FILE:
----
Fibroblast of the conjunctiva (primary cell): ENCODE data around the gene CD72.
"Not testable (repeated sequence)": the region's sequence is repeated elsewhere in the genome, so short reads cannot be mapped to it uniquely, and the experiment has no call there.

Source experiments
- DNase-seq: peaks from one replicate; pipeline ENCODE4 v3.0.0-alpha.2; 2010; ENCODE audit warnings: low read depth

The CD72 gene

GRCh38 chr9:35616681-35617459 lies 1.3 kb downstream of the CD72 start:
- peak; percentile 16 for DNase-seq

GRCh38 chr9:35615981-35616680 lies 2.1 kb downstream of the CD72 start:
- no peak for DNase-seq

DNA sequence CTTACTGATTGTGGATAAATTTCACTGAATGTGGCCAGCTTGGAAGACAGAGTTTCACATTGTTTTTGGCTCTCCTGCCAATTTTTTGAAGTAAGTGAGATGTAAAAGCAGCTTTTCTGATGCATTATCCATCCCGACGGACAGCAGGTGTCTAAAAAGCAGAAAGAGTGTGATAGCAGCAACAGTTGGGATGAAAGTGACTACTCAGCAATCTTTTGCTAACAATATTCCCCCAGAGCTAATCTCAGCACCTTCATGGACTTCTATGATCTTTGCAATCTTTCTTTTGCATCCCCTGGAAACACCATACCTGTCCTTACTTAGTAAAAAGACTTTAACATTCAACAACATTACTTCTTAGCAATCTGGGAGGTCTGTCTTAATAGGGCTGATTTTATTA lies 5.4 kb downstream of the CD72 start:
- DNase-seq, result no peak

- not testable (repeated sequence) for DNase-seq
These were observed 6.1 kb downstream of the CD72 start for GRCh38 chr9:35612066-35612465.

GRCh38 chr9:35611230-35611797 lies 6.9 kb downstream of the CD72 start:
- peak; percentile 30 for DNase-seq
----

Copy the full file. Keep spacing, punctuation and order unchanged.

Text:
Fibroblast of the conjunctiva (primary cell): ENCODE data around the gene CD72.
"Not testable (repeated sequence)": the region's sequence is repeated elsewhere in the genome, so short reads cannot be mapped to it uniquely, and the experiment has no call there.

Source experiments
- DNase-seq: peaks from one replicate; pipeline ENCODE4 v3.0.0-alpha.2; 2010; ENCODE audit warnings: low read depth

The CD72 gene

GRCh38 chr9:35616681-35617459 lies 1.3 kb downstream of the CD72 start:
- peak; percentile 16 for DNase-seq

GRCh38 chr9:35615981-35616680 lies 2.1 kb downstream of the CD72 start:
- no peak for DNase-seq

DNA sequence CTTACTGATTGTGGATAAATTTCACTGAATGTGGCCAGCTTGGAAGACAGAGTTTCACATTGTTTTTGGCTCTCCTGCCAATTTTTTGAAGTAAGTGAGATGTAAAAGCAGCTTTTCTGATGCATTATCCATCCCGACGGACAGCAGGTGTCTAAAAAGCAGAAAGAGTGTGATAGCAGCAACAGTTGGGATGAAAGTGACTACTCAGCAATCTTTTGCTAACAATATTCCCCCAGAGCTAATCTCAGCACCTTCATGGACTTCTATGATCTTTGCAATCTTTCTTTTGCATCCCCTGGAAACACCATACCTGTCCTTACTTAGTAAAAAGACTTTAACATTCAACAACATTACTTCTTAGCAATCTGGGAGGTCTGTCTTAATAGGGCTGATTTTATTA lies 5.4 kb downstream of the CD72 start:
- DNase-seq, result no peak

- not testable (repeated sequence) for DNase-seq
These were observed 6.1 kb downstream of the CD72 start for GRCh38 chr9:35612066-35612465.

GRCh38 chr9:35611230-35611797 lies 6.9 kb downstream of the CD72 start:
- peak; percentile 30 for DNase-seq